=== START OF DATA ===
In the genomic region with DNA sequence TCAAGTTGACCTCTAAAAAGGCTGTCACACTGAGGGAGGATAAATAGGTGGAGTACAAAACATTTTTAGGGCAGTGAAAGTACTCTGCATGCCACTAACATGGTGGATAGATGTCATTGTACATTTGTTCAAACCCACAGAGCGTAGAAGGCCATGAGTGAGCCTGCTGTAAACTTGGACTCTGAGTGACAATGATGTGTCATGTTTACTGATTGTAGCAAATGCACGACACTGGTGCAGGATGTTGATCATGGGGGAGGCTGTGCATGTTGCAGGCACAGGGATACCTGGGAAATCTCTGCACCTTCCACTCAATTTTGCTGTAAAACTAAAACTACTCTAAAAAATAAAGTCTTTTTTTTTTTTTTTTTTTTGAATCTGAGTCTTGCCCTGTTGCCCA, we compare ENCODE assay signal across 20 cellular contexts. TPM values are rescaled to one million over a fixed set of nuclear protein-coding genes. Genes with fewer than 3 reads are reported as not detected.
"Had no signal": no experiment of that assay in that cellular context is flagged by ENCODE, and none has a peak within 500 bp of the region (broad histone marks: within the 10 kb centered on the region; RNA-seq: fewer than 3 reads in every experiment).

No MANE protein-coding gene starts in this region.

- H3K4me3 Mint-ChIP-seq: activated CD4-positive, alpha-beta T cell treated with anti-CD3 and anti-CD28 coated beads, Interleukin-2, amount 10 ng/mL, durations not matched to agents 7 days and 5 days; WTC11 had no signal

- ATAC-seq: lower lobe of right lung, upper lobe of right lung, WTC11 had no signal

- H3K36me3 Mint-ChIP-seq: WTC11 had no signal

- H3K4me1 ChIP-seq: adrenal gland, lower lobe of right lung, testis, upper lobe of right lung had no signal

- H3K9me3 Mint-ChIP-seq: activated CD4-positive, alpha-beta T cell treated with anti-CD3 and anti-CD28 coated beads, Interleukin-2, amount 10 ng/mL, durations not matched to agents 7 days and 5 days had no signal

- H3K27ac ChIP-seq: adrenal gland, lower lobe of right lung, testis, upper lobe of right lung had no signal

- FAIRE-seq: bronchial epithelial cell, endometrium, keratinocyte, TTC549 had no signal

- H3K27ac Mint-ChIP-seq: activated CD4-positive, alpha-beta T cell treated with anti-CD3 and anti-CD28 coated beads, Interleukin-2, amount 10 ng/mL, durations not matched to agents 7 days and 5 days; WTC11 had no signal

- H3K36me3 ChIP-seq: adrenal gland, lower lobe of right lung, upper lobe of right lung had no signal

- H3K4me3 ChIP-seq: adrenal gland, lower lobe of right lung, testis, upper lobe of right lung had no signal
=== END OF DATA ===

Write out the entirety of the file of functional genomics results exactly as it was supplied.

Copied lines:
In the genomic region with DNA sequence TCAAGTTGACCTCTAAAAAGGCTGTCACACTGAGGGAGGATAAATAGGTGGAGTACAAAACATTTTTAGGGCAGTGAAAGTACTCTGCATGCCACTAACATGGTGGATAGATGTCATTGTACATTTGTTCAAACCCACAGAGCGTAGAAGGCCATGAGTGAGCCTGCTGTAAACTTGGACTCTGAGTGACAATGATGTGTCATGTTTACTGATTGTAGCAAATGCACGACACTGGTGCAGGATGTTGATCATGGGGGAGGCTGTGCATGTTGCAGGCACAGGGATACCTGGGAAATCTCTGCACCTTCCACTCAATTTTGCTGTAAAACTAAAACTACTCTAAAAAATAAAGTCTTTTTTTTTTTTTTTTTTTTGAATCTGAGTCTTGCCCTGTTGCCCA, we compare ENCODE assay signal across 20 cellular contexts. TPM values are rescaled to one million over a fixed set of nuclear protein-coding genes. Genes with fewer than 3 reads are reported as not detected.
"Had no signal": no experiment of that assay in that cellular context is flagged by ENCODE, and none has a peak within 500 bp of the region (broad histone marks: within the 10 kb centered on the region; RNA-seq: fewer than 3 reads in every experiment).

No MANE protein-coding gene starts in this region.

- H3K4me3 Mint-ChIP-seq: activated CD4-positive, alpha-beta T cell treated with anti-CD3 and anti-CD28 coated beads, Interleukin-2, amount 10 ng/mL, durations not matched to agents 7 days and 5 days; WTC11 had no signal

- ATAC-seq: lower lobe of right lung, upper lobe of right lung, WTC11 had no signal

- H3K36me3 Mint-ChIP-seq: WTC11 had no signal

- H3K4me1 ChIP-seq: adrenal gland, lower lobe of right lung, testis, upper lobe of right lung had no signal

- H3K9me3 Mint-ChIP-seq: activated CD4-positive, alpha-beta T cell treated with anti-CD3 and anti-CD28 coated beads, Interleukin-2, amount 10 ng/mL, durations not matched to agents 7 days and 5 days had no signal

- H3K27ac ChIP-seq: adrenal gland, lower lobe of right lung, testis, upper lobe of right lung had no signal

- FAIRE-seq: bronchial epithelial cell, endometrium, keratinocyte, TTC549 had no signal

- H3K27ac Mint-ChIP-seq: activated CD4-positive, alpha-beta T cell treated with anti-CD3 and anti-CD28 coated beads, Interleukin-2, amount 10 ng/mL, durations not matched to agents 7 days and 5 days; WTC11 had no signal

- H3K36me3 ChIP-seq: adrenal gland, lower lobe of right lung, upper lobe of right lung had no signal

- H3K4me3 ChIP-seq: adrenal gland, lower lobe of right lung, testis, upper lobe of right lung had no signal